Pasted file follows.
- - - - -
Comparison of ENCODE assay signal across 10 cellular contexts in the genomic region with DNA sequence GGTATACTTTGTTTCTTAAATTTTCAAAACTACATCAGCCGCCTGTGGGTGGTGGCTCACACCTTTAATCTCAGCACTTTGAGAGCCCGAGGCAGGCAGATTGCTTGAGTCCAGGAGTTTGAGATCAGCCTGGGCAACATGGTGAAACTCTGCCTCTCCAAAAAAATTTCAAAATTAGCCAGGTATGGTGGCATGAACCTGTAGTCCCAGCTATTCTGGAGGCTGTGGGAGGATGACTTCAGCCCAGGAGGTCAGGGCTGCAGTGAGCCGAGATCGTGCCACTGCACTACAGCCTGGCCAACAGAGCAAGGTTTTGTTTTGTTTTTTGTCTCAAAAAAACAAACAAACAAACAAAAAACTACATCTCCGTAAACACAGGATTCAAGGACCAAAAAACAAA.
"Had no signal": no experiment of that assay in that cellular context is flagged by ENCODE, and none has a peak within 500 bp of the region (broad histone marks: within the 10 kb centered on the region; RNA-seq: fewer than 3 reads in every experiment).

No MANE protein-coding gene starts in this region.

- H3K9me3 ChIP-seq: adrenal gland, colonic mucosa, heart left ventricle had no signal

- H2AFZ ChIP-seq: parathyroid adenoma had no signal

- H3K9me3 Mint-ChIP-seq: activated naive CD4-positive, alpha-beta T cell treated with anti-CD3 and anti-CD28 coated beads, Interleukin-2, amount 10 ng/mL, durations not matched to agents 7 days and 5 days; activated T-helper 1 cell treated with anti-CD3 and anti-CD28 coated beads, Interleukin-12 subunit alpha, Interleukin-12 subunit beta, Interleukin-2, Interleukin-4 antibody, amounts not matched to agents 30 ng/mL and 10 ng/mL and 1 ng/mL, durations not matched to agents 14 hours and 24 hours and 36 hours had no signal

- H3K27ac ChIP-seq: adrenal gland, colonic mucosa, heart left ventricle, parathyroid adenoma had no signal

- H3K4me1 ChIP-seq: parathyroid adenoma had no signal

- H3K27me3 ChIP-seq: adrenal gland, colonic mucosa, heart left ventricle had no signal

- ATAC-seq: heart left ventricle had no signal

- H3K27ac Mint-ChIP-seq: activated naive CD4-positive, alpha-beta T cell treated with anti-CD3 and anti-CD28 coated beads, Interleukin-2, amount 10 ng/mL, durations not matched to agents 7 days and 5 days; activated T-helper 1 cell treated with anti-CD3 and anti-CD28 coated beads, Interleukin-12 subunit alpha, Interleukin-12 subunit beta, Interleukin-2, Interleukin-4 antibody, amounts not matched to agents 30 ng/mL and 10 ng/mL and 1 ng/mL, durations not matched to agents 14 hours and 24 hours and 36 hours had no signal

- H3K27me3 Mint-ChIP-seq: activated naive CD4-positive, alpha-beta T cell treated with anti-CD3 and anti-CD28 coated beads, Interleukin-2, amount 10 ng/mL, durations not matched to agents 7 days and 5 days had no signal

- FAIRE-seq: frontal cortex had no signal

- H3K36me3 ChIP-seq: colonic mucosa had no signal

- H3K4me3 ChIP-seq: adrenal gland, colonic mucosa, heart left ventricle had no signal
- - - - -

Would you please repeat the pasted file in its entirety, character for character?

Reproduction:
Comparison of ENCODE assay signal across 10 cellular contexts in the genomic region with DNA sequence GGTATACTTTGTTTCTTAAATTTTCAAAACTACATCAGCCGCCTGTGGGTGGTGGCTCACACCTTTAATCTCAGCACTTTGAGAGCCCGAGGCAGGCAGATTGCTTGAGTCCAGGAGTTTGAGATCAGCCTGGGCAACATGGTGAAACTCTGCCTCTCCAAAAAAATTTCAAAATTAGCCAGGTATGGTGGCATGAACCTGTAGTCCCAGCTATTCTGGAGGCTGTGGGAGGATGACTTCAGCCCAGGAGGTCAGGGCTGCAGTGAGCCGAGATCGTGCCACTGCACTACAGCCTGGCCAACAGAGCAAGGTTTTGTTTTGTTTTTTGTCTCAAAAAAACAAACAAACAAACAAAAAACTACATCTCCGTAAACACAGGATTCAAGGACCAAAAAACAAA.
"Had no signal": no experiment of that assay in that cellular context is flagged by ENCODE, and none has a peak within 500 bp of the region (broad histone marks: within the 10 kb centered on the region; RNA-seq: fewer than 3 reads in every experiment).

No MANE protein-coding gene starts in this region.

- H3K9me3 ChIP-seq: adrenal gland, colonic mucosa, heart left ventricle had no signal

- H2AFZ ChIP-seq: parathyroid adenoma had no signal

- H3K9me3 Mint-ChIP-seq: activated naive CD4-positive, alpha-beta T cell treated with anti-CD3 and anti-CD28 coated beads, Interleukin-2, amount 10 ng/mL, durations not matched to agents 7 days and 5 days; activated T-helper 1 cell treated with anti-CD3 and anti-CD28 coated beads, Interleukin-12 subunit alpha, Interleukin-12 subunit beta, Interleukin-2, Interleukin-4 antibody, amounts not matched to agents 30 ng/mL and 10 ng/mL and 1 ng/mL, durations not matched to agents 14 hours and 24 hours and 36 hours had no signal

- H3K27ac ChIP-seq: adrenal gland, colonic mucosa, heart left ventricle, parathyroid adenoma had no signal

- H3K4me1 ChIP-seq: parathyroid adenoma had no signal

- H3K27me3 ChIP-seq: adrenal gland, colonic mucosa, heart left ventricle had no signal

- ATAC-seq: heart left ventricle had no signal

- H3K27ac Mint-ChIP-seq: activated naive CD4-positive, alpha-beta T cell treated with anti-CD3 and anti-CD28 coated beads, Interleukin-2, amount 10 ng/mL, durations not matched to agents 7 days and 5 days; activated T-helper 1 cell treated with anti-CD3 and anti-CD28 coated beads, Interleukin-12 subunit alpha, Interleukin-12 subunit beta, Interleukin-2, Interleukin-4 antibody, amounts not matched to agents 30 ng/mL and 10 ng/mL and 1 ng/mL, durations not matched to agents 14 hours and 24 hours and 36 hours had no signal

- H3K27me3 Mint-ChIP-seq: activated naive CD4-positive, alpha-beta T cell treated with anti-CD3 and anti-CD28 coated beads, Interleukin-2, amount 10 ng/mL, durations not matched to agents 7 days and 5 days had no signal

- FAIRE-seq: frontal cortex had no signal

- H3K36me3 ChIP-seq: colonic mucosa had no signal

- H3K4me3 ChIP-seq: adrenal gland, colonic mucosa, heart left ventricle had no signal